Cerebral autosomal dominant arteriopathy with subcortical infarcts and leukoencephalopathy (CADASIL) is a disorder of the cerebral small blood vessels caused by a mutation in the NOTCH3 gene, which encodes a large transmembrane receptor NOTCH3. It is associated with systemic arteriopathy involving small arteries, besides the brain, in skin, spleen, liver, muscle, aorta and in the kidney. The key pathological finding is the accumulation of granular osmiophilic material (GOM) on degenerating vascular smooth muscle cells. In the kidney GOMs have been described only in a very limited number of CADASIL patients. We describe a genetically confirmed CADASIL patient with mild renal dysfunction and GOMs in the interlobular and juxtaglomerular arteries and, for the first time, also within the glomerulus, whose nephrology conditions remained stable, whereas the neurological manifestations markedly worsened over a six-year follow-up period. The reasons for this discrepancy are probably related to differences in the structure and function of brain and kidney blood vessels.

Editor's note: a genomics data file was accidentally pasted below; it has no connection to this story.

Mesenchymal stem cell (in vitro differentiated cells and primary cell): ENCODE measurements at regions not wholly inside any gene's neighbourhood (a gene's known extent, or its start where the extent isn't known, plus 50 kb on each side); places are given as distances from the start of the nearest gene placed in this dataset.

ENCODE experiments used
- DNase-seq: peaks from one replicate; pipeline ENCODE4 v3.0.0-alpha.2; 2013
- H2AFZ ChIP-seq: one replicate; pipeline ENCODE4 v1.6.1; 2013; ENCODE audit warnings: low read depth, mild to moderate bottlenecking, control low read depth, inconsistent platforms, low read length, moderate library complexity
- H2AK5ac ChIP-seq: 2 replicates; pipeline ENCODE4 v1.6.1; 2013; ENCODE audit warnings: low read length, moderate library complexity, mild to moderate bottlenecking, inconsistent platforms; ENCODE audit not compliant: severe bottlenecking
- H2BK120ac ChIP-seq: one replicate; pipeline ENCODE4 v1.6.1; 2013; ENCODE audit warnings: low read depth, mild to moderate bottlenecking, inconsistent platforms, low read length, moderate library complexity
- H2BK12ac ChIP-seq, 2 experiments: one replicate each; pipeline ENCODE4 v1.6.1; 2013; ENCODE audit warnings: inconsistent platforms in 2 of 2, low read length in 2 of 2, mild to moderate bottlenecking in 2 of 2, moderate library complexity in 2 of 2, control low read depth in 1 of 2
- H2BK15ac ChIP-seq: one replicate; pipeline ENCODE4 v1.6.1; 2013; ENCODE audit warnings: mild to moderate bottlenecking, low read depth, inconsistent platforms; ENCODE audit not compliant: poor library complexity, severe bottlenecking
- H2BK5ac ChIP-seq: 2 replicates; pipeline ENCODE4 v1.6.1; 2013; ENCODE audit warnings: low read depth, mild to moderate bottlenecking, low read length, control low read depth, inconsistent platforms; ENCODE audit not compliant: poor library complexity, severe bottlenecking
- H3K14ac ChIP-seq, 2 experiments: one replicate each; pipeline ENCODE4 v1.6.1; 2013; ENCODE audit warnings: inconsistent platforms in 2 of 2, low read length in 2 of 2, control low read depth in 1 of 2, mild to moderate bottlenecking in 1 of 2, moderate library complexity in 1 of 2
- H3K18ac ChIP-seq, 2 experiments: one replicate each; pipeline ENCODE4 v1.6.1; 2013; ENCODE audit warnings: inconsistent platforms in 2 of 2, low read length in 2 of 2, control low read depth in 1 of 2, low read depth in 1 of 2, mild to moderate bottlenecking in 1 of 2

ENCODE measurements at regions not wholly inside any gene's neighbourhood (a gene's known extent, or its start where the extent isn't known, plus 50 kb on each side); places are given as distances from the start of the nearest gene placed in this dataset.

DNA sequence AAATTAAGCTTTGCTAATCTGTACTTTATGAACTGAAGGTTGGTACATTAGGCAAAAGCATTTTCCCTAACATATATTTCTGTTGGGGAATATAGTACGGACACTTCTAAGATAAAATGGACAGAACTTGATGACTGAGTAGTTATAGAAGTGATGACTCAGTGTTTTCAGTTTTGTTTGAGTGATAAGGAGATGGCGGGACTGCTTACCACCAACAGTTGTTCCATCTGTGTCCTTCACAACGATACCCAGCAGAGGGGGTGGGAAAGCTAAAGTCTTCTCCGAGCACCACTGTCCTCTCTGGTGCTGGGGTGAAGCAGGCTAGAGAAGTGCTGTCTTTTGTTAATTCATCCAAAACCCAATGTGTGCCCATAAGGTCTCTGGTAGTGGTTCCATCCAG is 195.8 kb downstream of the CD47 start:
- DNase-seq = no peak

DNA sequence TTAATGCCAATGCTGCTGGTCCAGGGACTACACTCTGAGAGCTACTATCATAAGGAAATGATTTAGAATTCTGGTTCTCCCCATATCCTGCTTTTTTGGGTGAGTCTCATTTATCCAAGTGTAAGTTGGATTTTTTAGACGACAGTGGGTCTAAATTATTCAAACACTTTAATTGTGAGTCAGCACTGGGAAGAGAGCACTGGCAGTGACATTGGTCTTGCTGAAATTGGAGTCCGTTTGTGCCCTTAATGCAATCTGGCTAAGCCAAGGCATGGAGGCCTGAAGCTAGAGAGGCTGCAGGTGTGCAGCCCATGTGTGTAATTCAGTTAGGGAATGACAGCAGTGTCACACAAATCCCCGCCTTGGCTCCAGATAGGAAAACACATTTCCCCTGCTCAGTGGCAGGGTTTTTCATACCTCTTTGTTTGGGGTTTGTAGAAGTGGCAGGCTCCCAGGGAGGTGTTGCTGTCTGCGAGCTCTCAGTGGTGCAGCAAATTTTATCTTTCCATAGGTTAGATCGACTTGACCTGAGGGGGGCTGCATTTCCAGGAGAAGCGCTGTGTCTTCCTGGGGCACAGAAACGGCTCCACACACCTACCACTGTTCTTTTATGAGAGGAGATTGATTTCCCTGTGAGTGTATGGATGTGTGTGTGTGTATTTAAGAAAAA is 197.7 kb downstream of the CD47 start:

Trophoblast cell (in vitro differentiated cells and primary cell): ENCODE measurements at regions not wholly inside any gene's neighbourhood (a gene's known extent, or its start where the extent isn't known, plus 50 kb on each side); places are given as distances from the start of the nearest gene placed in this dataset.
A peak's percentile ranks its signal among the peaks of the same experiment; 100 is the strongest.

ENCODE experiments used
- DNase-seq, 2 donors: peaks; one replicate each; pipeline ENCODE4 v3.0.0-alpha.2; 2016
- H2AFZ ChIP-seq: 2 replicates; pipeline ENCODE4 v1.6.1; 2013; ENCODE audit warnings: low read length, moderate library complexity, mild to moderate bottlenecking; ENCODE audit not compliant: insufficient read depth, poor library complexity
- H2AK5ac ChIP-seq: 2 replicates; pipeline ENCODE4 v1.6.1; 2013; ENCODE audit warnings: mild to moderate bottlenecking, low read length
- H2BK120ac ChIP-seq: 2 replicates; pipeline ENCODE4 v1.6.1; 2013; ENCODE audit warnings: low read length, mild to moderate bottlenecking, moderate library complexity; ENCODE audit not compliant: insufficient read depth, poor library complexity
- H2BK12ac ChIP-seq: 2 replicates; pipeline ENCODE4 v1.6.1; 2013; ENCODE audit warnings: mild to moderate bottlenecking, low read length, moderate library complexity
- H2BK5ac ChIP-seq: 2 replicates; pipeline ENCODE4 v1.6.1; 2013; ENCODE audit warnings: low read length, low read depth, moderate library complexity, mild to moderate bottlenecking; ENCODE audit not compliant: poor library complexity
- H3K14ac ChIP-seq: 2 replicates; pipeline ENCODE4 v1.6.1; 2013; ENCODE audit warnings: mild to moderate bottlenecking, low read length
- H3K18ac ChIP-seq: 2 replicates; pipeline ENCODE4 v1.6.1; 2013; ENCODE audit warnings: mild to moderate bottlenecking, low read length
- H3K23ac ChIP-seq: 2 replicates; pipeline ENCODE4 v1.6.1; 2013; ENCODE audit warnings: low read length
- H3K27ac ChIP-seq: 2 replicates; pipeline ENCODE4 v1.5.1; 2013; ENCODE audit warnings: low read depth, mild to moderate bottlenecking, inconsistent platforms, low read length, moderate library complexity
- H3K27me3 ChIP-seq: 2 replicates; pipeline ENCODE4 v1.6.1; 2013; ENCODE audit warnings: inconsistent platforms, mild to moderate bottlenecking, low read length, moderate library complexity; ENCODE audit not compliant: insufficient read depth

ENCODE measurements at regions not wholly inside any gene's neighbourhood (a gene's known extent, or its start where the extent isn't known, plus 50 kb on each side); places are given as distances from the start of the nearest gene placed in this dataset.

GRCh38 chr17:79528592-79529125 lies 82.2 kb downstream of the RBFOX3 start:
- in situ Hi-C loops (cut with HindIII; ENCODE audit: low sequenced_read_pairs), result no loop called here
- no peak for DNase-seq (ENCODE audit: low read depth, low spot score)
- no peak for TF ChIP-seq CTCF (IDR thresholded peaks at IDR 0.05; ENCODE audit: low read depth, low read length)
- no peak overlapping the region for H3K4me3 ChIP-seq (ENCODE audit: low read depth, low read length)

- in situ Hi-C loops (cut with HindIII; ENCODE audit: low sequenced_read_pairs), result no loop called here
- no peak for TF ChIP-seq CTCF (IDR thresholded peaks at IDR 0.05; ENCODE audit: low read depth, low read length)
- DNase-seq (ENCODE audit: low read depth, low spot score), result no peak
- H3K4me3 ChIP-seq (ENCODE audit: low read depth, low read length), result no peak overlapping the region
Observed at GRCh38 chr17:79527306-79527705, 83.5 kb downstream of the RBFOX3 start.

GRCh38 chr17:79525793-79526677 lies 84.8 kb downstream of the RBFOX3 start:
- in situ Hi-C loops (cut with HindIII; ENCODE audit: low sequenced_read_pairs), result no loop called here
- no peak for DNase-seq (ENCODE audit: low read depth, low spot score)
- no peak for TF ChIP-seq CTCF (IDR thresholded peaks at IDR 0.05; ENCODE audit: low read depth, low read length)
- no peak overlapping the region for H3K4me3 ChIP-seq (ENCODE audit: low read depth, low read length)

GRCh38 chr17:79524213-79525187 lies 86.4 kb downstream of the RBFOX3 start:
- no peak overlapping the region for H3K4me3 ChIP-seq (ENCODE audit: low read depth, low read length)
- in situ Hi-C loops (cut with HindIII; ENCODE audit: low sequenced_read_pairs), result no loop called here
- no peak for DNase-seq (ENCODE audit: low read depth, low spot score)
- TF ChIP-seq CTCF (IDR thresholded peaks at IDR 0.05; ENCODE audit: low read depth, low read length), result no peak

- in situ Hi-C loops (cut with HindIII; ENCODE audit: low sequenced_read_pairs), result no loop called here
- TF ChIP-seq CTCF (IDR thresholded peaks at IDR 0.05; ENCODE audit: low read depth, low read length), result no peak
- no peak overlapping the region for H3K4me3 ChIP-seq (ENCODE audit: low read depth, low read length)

|Number of pages||8|
|Journal||Histology and Histopathology|
|Publication status||Published - Oct 2012|
- Light microscopy
- Transmission electron microscopy
ASJC Scopus subject areas
- Pathology and Forensic Medicine